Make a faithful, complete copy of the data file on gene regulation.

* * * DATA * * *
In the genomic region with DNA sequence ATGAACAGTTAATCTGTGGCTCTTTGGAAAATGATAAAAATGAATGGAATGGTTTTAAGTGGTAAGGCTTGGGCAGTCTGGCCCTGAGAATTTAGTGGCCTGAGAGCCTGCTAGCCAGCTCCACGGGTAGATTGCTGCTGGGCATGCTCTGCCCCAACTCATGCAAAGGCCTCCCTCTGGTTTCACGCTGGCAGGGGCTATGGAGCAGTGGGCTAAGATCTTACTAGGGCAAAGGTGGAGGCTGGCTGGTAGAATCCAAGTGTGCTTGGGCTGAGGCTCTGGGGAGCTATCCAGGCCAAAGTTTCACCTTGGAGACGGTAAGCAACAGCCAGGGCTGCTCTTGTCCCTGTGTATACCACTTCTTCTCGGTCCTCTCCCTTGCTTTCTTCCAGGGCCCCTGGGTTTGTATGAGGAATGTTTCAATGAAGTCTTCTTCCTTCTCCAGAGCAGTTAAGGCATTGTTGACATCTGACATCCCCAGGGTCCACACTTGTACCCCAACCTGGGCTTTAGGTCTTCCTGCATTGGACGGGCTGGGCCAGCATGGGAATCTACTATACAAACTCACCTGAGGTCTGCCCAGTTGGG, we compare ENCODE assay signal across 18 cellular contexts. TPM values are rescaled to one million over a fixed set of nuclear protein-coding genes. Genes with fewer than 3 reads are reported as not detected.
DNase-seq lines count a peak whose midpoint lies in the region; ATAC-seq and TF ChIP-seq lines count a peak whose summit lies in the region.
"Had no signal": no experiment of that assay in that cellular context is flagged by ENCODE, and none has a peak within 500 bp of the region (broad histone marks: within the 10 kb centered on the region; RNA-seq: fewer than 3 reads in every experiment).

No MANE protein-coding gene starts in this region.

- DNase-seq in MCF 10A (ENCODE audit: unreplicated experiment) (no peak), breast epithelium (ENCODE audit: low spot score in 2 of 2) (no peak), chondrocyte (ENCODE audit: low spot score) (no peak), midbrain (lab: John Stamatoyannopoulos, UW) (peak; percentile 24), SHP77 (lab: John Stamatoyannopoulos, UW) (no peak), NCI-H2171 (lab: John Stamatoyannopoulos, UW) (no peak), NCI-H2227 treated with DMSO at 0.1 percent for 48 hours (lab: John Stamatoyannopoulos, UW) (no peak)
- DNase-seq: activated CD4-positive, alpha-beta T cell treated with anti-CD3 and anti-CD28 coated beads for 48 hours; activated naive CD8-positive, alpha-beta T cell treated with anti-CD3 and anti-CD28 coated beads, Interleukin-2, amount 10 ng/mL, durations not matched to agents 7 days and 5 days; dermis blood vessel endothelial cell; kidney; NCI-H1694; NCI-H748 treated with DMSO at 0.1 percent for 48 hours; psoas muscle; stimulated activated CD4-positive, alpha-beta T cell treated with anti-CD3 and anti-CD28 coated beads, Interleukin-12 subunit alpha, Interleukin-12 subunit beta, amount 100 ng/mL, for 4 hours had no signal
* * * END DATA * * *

In the genomic region with DNA sequence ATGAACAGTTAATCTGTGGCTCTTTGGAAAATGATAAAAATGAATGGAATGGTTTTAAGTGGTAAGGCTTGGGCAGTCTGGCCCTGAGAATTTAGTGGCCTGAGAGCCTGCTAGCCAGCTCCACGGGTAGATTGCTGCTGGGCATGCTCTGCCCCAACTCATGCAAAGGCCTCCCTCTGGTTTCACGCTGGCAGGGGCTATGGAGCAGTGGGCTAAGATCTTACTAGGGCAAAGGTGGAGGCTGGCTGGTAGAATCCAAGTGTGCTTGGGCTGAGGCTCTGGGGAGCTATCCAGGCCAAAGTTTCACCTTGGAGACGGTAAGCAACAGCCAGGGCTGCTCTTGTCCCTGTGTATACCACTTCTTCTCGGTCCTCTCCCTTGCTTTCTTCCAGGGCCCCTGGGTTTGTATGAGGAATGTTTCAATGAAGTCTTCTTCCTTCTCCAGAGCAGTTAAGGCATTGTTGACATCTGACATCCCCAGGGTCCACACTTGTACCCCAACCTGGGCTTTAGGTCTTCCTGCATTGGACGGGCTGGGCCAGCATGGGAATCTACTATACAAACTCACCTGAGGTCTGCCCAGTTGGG, we compare ENCODE assay signal across 18 cellular contexts. TPM values are rescaled to one million over a fixed set of nuclear protein-coding genes. Genes with fewer than 3 reads are reported as not detected.
DNase-seq lines count a peak whose midpoint lies in the region; ATAC-seq and TF ChIP-seq lines count a peak whose summit lies in the region.
"Had no signal": no experiment of that assay in that cellular context is flagged by ENCODE, and none has a peak within 500 bp of the region (broad histone marks: within the 10 kb centered on the region; RNA-seq: fewer than 3 reads in every experiment).

No MANE protein-coding gene starts in this region.

- DNase-seq in MCF 10A (ENCODE audit: unreplicated experiment) (no peak), breast epithelium (ENCODE audit: low spot score in 2 of 2) (no peak), chondrocyte (ENCODE audit: low spot score) (no peak), midbrain (lab: John Stamatoyannopoulos, UW) (peak; percentile 24), SHP77 (lab: John Stamatoyannopoulos, UW) (no peak), NCI-H2171 (lab: John Stamatoyannopoulos, UW) (no peak), NCI-H2227 treated with DMSO at 0.1 percent for 48 hours (lab: John Stamatoyannopoulos, UW) (no peak)
- DNase-seq: activated CD4-positive, alpha-beta T cell treated with anti-CD3 and anti-CD28 coated beads for 48 hours; activated naive CD8-positive, alpha-beta T cell treated with anti-CD3 and anti-CD28 coated beads, Interleukin-2, amount 10 ng/mL, durations not matched to agents 7 days and 5 days; dermis blood vessel endothelial cell; kidney; NCI-H1694; NCI-H748 treated with DMSO at 0.1 percent for 48 hours; psoas muscle; stimulated activated CD4-positive, alpha-beta T cell treated with anti-CD3 and anti-CD28 coated beads, Interleukin-12 subunit alpha, Interleukin-12 subunit beta, amount 100 ng/mL, for 4 hours had no signal